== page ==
ECGs as part of athlete screenings less favored in U.S.

Although a majority of medical experts recently polled believe young athletes should be screened for cardiac disease before participating in sports, less than half of providers in the U.S. say electrocardiograms (ECGs) should be included, according to an article published March 6 in the New England Journal of Medicine. The majority of their European counterparts, on the other hand, do favor ECGs as part of the process.

James A. Colbert, MD, of Brigham and Women’s Hospital in Boston, discussed the poll, conducted at the annual meeting of the American Heart Association (AHA) in November. Audience members were presented with the case of a high school athletic director who needed advice on whether to require cardiac screening of athletes. Four physicians then presented their opinions. Afterward, audience members at the AHA session voted and in addition, the same case and physician opinions were presented on the website and readers were invited to vote and post comments. 

Of the live voters at the AHA, 70 percent favored screening and 60 percent believed screening should include ECGs. Online, there were 1,266 votes from 86 countries, and of those voters, 18 percent were against screening young athletes for cardiac disease, 24 percent favored screening with only a history and physical examination, and 58 percent favored screening that included history, physical examination and ECG.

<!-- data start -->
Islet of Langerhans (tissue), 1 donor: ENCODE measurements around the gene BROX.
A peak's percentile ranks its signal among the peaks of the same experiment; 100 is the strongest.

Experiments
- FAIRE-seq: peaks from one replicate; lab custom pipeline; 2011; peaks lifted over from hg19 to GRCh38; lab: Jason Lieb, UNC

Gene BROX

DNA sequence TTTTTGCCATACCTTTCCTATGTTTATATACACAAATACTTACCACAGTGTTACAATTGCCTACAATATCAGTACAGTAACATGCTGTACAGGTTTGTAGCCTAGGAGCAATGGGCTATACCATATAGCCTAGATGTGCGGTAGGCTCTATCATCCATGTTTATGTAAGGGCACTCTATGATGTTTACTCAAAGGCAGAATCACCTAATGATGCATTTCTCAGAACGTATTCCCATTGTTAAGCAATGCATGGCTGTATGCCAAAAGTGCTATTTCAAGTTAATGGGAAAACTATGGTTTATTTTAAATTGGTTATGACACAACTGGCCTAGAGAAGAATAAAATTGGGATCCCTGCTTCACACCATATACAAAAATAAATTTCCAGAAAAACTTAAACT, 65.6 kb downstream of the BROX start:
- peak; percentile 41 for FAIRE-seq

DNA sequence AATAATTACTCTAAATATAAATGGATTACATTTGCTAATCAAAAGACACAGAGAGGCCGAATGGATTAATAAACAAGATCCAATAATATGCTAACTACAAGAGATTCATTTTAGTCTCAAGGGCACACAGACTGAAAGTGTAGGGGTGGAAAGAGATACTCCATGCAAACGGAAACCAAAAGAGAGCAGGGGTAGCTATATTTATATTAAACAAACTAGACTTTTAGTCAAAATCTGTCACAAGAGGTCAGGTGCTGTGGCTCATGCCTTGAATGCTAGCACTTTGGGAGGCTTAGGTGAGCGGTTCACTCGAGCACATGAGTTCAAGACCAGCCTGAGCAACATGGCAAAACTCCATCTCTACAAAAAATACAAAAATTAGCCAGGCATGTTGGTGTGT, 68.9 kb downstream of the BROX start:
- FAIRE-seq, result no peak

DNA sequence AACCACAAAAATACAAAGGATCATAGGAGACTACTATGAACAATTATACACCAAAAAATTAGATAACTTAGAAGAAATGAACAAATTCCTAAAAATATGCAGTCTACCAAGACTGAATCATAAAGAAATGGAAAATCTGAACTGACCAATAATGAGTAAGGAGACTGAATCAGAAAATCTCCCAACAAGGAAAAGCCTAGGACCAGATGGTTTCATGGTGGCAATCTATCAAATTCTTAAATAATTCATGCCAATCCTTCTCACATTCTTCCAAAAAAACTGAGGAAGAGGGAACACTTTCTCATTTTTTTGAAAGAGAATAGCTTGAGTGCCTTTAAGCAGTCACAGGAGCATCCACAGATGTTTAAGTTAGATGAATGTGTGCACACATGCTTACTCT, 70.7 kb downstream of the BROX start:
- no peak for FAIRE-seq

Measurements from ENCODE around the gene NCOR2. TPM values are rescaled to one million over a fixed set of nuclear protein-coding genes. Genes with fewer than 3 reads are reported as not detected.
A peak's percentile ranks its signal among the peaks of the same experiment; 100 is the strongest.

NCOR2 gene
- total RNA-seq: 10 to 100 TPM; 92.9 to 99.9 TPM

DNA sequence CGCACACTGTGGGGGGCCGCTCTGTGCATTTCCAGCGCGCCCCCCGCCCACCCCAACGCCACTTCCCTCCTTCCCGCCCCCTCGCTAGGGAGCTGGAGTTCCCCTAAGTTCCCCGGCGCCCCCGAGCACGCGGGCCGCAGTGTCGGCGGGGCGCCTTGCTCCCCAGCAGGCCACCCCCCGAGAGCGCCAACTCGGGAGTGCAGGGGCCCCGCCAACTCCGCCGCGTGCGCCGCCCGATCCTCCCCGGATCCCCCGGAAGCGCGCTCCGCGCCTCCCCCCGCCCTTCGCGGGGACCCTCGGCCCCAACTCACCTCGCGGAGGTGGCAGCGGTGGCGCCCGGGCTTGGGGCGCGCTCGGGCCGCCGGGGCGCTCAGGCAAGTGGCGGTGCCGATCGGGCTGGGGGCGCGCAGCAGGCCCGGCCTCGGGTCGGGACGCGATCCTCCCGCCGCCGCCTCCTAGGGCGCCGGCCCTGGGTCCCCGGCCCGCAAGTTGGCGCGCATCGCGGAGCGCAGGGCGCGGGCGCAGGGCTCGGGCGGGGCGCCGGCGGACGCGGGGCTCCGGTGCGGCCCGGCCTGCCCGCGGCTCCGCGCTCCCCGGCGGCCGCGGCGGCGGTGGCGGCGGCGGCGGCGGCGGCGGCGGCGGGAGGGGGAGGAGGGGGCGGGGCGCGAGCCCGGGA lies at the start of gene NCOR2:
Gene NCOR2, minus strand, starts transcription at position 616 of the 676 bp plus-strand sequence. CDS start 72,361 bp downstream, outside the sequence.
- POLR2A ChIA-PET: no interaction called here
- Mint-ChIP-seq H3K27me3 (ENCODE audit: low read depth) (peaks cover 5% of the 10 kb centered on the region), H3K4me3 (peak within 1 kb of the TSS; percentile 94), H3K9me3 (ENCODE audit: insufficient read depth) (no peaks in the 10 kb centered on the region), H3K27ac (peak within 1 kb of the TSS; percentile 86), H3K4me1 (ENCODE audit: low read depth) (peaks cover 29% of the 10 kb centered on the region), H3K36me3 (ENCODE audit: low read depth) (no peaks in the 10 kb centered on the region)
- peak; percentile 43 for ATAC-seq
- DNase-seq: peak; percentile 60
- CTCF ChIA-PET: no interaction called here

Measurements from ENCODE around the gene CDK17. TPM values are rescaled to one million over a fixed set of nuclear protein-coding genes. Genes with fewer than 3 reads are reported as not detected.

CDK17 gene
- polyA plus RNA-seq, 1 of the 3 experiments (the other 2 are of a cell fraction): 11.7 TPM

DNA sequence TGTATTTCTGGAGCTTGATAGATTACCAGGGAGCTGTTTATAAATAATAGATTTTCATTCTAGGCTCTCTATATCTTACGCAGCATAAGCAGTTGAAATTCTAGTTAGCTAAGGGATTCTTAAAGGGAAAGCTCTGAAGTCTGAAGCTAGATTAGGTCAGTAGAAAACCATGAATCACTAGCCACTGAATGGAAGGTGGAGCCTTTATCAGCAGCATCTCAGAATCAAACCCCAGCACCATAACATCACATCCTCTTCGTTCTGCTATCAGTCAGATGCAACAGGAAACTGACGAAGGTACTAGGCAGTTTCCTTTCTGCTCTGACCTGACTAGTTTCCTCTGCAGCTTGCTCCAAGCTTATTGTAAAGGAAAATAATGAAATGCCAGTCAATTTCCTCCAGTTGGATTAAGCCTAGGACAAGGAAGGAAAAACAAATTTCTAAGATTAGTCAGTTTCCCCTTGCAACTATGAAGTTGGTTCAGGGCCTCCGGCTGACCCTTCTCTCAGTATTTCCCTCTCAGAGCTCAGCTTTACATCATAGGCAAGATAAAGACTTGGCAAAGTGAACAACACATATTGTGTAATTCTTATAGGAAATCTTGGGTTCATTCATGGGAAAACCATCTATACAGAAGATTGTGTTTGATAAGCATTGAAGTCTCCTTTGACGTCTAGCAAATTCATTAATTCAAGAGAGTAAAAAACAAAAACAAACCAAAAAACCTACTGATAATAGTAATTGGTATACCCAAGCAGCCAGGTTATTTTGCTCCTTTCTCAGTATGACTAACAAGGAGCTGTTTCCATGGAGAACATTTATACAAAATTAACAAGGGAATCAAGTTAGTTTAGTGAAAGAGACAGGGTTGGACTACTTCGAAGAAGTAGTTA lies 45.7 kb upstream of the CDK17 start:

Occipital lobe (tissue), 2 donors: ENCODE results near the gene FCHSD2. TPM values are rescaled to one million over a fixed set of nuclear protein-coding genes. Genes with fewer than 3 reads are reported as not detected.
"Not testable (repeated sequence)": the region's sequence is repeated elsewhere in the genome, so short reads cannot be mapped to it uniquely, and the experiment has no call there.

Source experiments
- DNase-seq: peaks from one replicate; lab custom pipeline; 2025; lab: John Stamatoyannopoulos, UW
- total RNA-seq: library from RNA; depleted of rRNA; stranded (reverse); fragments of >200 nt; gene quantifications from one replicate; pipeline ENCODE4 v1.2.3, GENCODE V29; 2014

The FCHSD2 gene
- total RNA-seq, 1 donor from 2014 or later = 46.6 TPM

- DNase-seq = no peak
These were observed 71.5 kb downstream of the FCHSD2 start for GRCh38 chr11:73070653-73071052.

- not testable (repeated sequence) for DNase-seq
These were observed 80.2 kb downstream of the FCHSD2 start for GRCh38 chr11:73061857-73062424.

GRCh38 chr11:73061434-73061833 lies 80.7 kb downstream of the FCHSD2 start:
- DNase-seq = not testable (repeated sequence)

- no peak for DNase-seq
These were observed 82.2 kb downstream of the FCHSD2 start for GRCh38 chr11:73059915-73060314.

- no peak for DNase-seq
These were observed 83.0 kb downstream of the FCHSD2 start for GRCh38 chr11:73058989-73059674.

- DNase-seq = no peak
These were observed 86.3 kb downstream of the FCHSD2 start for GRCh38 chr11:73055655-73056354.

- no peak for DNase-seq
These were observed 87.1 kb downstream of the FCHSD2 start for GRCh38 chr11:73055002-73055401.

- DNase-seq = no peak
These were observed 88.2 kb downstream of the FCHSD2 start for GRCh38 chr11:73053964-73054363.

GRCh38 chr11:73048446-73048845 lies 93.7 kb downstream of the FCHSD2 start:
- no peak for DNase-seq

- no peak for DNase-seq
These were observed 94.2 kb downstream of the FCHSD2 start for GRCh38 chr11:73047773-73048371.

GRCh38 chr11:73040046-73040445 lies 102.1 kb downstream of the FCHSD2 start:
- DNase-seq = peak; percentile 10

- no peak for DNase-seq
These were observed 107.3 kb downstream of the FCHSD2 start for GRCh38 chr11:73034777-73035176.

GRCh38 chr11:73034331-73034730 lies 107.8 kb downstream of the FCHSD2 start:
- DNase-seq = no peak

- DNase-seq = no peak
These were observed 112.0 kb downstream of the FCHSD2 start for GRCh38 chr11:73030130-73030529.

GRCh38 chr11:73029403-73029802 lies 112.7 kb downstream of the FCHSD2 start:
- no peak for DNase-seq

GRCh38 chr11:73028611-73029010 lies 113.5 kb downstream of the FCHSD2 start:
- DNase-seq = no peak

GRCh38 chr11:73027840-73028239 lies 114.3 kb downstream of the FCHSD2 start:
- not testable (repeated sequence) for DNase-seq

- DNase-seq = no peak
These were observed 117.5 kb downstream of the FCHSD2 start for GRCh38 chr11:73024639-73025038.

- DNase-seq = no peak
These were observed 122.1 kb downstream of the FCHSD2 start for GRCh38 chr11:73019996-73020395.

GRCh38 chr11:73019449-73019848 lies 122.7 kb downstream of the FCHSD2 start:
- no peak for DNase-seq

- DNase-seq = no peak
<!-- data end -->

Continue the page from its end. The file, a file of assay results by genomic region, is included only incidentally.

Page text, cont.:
However, screening with ECGs was favored more outside the U.S.—only 45 percent of U.S. voters were in favor of ECGs as part of the screening process compared with 66 percent of voters in Europe. Nearly 75 percent of voters in Italy voted in favor of ECGs as part of the screening process. Only 13 percent of European respondents favored screening with only a history and physical examination compared with 35 percent of respondents in the U.S.

Colbert noted that the American Academy of Family Physicians does not support widespread use of ECGs in screening of young athletes and the European Society of Cardiology does. In the end, it will be up to the medical community, legislators and the public to decide whether spending limited funds on athlete screening is warranted over other public health priorities.